Precisely how has Big Phrma done that? Well, there are about 6 or 7 million people eligible for both Medicaid and Medicare — “dual eligibles” in Beltwayspeak — and they were shifted from Medicaid to Medicare Part D for their drug needs when Part D was implemented. (This made the governors very happy, as some of their Medicaid costs were shifted to the feds; so much for the argument that bureaucracies can be expected to put patients’ interests first.) Medicaid “negotiates” (imposes) prices directly with the pharmaceutical firms, while price negotiations under Part D are conducted between the drug producers and the private-sector “pharmacy benefit managers” negotiating on behalf of their customers, the Part D beneficiaries. Accordingly, there is a strong case to be made that Medicaid to some extent is obtaining a free ride on the R&D investments of the drug producers, while the Part D prices are more likely to be efficient in terms of balancing lower prices for current patients with the need for prices consistent with the need of future patients for the R&D of new and improved medicines.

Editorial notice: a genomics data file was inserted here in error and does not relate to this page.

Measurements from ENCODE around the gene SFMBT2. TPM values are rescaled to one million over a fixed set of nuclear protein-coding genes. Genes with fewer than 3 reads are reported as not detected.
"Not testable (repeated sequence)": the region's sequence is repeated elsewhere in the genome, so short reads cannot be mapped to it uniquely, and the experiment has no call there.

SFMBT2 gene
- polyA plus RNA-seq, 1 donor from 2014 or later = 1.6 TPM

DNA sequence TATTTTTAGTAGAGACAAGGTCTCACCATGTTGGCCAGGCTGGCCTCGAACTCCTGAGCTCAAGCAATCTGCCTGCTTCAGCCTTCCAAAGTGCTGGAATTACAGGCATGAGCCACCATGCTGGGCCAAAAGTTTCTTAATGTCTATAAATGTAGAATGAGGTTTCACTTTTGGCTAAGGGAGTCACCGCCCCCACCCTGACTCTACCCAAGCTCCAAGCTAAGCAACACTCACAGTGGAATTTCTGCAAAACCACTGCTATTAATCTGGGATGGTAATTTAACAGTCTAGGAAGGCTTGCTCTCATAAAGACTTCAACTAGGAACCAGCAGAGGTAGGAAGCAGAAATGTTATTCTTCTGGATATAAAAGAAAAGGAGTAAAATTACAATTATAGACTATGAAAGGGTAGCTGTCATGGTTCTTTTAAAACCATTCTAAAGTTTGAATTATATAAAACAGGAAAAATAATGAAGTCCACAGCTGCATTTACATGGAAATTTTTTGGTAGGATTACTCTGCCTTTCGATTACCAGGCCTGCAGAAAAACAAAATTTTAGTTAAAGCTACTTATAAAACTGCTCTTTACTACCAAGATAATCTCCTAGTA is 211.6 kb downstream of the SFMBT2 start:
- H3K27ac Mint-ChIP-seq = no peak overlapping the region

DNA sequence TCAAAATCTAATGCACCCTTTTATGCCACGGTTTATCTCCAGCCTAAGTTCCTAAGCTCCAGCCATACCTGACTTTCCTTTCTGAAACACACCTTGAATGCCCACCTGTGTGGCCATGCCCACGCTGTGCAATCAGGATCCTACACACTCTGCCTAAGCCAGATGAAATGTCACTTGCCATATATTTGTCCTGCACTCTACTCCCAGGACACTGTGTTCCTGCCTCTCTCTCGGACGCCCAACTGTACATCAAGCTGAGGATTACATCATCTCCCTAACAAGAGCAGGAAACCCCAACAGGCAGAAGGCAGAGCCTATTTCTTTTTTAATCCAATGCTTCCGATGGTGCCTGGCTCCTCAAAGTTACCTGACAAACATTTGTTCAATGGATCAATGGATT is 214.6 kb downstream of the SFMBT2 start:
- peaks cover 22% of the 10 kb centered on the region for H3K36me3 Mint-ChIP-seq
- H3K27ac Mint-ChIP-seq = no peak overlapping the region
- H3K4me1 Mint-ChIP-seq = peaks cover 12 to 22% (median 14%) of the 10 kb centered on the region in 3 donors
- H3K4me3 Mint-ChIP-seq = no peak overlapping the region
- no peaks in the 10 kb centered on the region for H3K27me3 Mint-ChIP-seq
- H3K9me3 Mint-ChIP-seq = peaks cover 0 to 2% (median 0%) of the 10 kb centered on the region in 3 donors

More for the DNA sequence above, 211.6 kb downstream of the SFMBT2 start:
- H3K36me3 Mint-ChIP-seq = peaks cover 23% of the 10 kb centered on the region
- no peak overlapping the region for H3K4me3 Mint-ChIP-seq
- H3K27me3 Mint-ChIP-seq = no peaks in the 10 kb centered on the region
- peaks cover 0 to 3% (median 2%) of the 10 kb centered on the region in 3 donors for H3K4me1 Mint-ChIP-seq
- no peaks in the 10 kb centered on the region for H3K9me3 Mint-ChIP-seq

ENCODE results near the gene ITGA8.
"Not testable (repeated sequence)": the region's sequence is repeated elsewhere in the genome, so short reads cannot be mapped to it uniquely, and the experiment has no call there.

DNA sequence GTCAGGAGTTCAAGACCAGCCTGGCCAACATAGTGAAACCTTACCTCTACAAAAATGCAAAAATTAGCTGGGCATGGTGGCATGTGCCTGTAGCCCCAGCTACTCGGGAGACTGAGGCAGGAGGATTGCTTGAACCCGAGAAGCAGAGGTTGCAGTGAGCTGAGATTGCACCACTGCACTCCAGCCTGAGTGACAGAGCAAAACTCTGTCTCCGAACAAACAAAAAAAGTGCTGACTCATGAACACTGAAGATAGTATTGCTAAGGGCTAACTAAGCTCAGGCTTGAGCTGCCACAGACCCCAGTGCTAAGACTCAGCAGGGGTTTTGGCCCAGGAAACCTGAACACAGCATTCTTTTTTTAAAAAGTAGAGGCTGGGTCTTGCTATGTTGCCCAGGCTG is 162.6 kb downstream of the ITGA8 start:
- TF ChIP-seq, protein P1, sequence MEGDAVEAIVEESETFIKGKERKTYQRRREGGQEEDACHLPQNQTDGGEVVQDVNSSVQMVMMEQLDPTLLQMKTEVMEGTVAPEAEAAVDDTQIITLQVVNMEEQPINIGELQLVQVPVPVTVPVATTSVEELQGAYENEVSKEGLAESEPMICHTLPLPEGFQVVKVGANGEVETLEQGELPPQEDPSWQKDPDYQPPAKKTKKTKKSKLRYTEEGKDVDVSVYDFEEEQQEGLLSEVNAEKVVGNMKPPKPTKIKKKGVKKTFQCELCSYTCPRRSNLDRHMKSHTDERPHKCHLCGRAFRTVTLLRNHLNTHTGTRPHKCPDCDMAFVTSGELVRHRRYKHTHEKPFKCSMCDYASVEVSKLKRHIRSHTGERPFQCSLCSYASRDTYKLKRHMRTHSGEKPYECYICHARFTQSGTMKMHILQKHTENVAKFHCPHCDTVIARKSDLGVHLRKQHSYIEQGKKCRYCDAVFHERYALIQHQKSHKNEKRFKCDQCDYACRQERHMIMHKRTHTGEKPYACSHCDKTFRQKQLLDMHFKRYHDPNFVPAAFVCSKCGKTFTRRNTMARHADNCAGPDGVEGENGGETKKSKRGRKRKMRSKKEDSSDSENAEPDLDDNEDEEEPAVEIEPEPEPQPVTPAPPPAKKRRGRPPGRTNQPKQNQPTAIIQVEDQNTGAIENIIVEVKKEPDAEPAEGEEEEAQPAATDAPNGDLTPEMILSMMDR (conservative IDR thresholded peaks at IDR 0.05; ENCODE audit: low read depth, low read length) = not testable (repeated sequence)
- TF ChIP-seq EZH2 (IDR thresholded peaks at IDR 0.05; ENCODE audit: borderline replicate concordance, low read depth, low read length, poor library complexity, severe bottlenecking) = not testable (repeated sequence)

Not renowned for subtle thinking, Waxman simply believes that Part D should get the same prices as Medicaid, and thus that the higher prices now observed for Part D are a “windfall.” This is incorrect even apart from the issue of short-term and longer-term efficiency just noted. Most drugs are characterized by enormous R&D and fixed (“sunk”) costs, and very small production costs. Under such conditions, perhaps surprisingly, it is efficient to charge different prices to different groups of consumers, so that resources can be allocated most productively; those with higher demands pay higher prices. As a crude generalization, those with higher incomes (or wealth) have higher demands.
Which brings us back to Medicaid and Part D. The dual eligibles are older and far less likely to suffer from mental illnesses than those eligible for Medicaid alone. Accordingly, they are likely to have higher incomes, and higher prices for drugs under Part D than under Medicaid are almost certainly efficient.
So: There is no “windfall.” Can someone explain this to Waxman? Would he understand? Would he care? Sadly, those questions answer themselves.
— Benjamin Zycher is a senior fellow at the Pacific Research Institute.
This blog post originally appeared on National Review’s Critical Condition